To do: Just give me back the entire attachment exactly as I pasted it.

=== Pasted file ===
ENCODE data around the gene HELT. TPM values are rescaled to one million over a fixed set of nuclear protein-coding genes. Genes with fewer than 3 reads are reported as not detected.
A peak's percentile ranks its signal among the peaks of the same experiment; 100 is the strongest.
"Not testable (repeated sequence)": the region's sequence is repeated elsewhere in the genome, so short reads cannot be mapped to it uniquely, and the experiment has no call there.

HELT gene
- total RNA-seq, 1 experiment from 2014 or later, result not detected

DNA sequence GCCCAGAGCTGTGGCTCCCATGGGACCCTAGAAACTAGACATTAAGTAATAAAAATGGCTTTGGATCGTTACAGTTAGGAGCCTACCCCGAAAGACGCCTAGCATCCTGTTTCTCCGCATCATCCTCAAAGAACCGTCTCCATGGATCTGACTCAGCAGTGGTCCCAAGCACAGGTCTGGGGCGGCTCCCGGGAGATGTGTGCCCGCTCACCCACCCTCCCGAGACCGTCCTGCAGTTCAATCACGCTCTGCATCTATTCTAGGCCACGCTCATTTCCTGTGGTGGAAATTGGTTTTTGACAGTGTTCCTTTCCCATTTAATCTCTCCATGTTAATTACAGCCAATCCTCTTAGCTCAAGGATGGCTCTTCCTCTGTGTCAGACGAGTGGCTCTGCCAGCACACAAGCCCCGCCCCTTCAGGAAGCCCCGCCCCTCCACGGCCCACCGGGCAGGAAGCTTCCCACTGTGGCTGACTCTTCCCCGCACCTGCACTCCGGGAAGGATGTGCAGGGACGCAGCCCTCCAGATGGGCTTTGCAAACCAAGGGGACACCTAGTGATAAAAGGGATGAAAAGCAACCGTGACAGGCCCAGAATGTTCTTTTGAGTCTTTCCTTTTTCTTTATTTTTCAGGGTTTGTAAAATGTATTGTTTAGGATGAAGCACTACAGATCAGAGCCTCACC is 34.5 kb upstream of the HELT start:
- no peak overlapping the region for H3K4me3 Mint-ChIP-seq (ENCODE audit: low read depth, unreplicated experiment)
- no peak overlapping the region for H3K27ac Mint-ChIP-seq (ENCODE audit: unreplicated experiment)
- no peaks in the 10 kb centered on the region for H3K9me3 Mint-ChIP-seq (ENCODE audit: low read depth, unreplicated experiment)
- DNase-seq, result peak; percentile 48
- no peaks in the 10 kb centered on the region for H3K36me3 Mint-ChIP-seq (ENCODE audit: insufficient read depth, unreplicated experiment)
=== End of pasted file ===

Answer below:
ENCODE data around the gene HELT. TPM values are rescaled to one million over a fixed set of nuclear protein-coding genes. Genes with fewer than 3 reads are reported as not detected.
A peak's percentile ranks its signal among the peaks of the same experiment; 100 is the strongest.
"Not testable (repeated sequence)": the region's sequence is repeated elsewhere in the genome, so short reads cannot be mapped to it uniquely, and the experiment has no call there.

HELT gene
- total RNA-seq, 1 experiment from 2014 or later, result not detected

DNA sequence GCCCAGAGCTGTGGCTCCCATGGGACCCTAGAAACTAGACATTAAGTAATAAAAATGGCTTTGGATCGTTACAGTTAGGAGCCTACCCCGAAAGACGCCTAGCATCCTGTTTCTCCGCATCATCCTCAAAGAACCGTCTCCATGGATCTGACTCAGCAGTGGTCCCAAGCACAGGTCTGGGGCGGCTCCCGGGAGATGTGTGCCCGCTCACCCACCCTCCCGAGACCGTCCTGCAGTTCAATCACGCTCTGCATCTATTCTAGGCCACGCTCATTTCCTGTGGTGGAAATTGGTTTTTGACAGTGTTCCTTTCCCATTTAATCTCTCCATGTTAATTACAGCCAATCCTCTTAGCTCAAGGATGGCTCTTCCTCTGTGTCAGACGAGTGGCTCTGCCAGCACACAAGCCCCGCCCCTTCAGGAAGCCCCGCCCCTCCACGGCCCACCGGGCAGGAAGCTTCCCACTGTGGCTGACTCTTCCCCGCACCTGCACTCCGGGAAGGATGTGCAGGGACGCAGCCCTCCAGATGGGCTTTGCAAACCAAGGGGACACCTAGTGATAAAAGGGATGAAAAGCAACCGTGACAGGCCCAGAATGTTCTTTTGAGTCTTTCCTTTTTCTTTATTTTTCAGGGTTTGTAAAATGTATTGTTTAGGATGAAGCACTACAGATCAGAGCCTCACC is 34.5 kb upstream of the HELT start:
- no peak overlapping the region for H3K4me3 Mint-ChIP-seq (ENCODE audit: low read depth, unreplicated experiment)
- no peak overlapping the region for H3K27ac Mint-ChIP-seq (ENCODE audit: unreplicated experiment)
- no peaks in the 10 kb centered on the region for H3K9me3 Mint-ChIP-seq (ENCODE audit: low read depth, unreplicated experiment)
- DNase-seq, result peak; percentile 48
- no peaks in the 10 kb centered on the region for H3K36me3 Mint-ChIP-seq (ENCODE audit: insufficient read depth, unreplicated experiment)